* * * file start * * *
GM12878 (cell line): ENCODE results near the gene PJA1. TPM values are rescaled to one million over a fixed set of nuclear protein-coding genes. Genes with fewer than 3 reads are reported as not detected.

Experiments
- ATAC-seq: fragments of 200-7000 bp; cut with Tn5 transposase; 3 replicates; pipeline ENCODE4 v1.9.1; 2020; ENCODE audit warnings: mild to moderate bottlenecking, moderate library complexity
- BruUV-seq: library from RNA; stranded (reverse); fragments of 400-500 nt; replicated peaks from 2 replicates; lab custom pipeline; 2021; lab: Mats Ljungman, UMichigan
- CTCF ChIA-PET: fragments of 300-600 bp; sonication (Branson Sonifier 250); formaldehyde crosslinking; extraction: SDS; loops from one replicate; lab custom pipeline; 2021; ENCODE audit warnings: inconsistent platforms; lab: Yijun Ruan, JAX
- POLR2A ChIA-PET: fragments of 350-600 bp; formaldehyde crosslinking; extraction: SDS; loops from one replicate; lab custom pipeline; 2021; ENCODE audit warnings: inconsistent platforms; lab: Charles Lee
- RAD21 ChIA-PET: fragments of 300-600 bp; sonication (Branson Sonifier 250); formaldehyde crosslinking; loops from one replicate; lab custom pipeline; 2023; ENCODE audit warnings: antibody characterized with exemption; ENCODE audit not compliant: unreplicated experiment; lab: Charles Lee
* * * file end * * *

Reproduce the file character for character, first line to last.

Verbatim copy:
GM12878 (cell line): ENCODE results near the gene PJA1. TPM values are rescaled to one million over a fixed set of nuclear protein-coding genes. Genes with fewer than 3 reads are reported as not detected.

Experiments
- ATAC-seq: fragments of 200-7000 bp; cut with Tn5 transposase; 3 replicates; pipeline ENCODE4 v1.9.1; 2020; ENCODE audit warnings: mild to moderate bottlenecking, moderate library complexity
- BruUV-seq: library from RNA; stranded (reverse); fragments of 400-500 nt; replicated peaks from 2 replicates; lab custom pipeline; 2021; lab: Mats Ljungman, UMichigan
- CTCF ChIA-PET: fragments of 300-600 bp; sonication (Branson Sonifier 250); formaldehyde crosslinking; extraction: SDS; loops from one replicate; lab custom pipeline; 2021; ENCODE audit warnings: inconsistent platforms; lab: Yijun Ruan, JAX
- POLR2A ChIA-PET: fragments of 350-600 bp; formaldehyde crosslinking; extraction: SDS; loops from one replicate; lab custom pipeline; 2021; ENCODE audit warnings: inconsistent platforms; lab: Charles Lee
- RAD21 ChIA-PET: fragments of 300-600 bp; sonication (Branson Sonifier 250); formaldehyde crosslinking; loops from one replicate; lab custom pipeline; 2023; ENCODE audit warnings: antibody characterized with exemption; ENCODE audit not compliant: unreplicated experiment; lab: Charles Lee